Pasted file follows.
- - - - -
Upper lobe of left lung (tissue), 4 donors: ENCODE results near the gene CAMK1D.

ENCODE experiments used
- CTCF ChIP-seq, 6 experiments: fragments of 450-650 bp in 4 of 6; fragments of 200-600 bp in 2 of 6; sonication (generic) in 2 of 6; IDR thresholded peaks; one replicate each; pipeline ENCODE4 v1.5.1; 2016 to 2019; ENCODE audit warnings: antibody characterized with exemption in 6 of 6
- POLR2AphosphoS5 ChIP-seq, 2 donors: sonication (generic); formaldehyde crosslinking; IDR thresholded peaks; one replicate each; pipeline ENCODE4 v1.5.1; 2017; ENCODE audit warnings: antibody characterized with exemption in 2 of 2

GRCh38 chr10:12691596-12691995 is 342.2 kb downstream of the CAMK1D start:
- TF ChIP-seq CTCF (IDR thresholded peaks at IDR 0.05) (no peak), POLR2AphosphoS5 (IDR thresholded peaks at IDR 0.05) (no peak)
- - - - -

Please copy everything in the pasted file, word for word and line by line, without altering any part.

Upper lobe of left lung (tissue), 4 donors: ENCODE results near the gene CAMK1D.

ENCODE experiments used
- CTCF ChIP-seq, 6 experiments: fragments of 450-650 bp in 4 of 6; fragments of 200-600 bp in 2 of 6; sonication (generic) in 2 of 6; IDR thresholded peaks; one replicate each; pipeline ENCODE4 v1.5.1; 2016 to 2019; ENCODE audit warnings: antibody characterized with exemption in 6 of 6
- POLR2AphosphoS5 ChIP-seq, 2 donors: sonication (generic); formaldehyde crosslinking; IDR thresholded peaks; one replicate each; pipeline ENCODE4 v1.5.1; 2017; ENCODE audit warnings: antibody characterized with exemption in 2 of 2

GRCh38 chr10:12691596-12691995 is 342.2 kb downstream of the CAMK1D start:
- TF ChIP-seq CTCF (IDR thresholded peaks at IDR 0.05) (no peak), POLR2AphosphoS5 (IDR thresholded peaks at IDR 0.05) (no peak)